Erika held on tight as Mavis roared forwards, I peeled back the throttle and the engine rumbled. We rose, wound, dodged and weaved our way high up towards Aspen. Spectacular views jutted out as sheer drops encroached the bitumen’s boundary. The ambient temperature dropped as we gained on our destination of Carbondale.

Rolling High rlj_USA_Mavis_Rockies_Erika_2009_003 rlj_USA_Mavis_Rockies_Erika_2009_004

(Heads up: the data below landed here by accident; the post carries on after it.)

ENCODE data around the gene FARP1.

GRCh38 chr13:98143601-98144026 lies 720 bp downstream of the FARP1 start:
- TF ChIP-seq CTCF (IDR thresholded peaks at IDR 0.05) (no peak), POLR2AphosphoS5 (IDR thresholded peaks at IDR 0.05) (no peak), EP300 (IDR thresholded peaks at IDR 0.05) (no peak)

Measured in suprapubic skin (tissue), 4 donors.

Eventually we made it to our most friendly buyers home as they warmly welcomed us in for hot tea and cookies. In no time at all it was time to snake our way back to Denver and return my precious cargo back to her room mates. Jumping on Mavis I flicked the ignition to notice no lights working on the speedo nor taco gauge. I stopped off at a petrol station to check the wire connections and fuses under an orange street lamp. It turned out to be the small globe that had blown, of which I had no spare. We carried on, in the dark of a star lit sky along I-70 East. Tailing other cars and trucks, I tried to judge the speed and stay with the flow of traffic. As we had left the house back in Denver early in the heat of day, we’d brought no warm riding gear, nor wet weather’s in case of encountered inclement weather along the road. My mesh gloves did little to stop the icy chill of the blasting cool of night. My fingers started to loose feeling but I persevered as we had to make it back to Denver that evening. Eventually I started to loose grip of the handle bars and I pulled off to the roads edge. I explained to Erika that I had no feeling in my fingers as I touched the back of my frozen hand to her warm cheek. A few more hand warming stops and I truly was getting to a point where I could no longer ride. I pulled off for petrol and we filled up. “Erika, can we stop for a while to warm a little?” I asked. We found a 24hr diner (it was now 1am and still an hour or two out from Denver).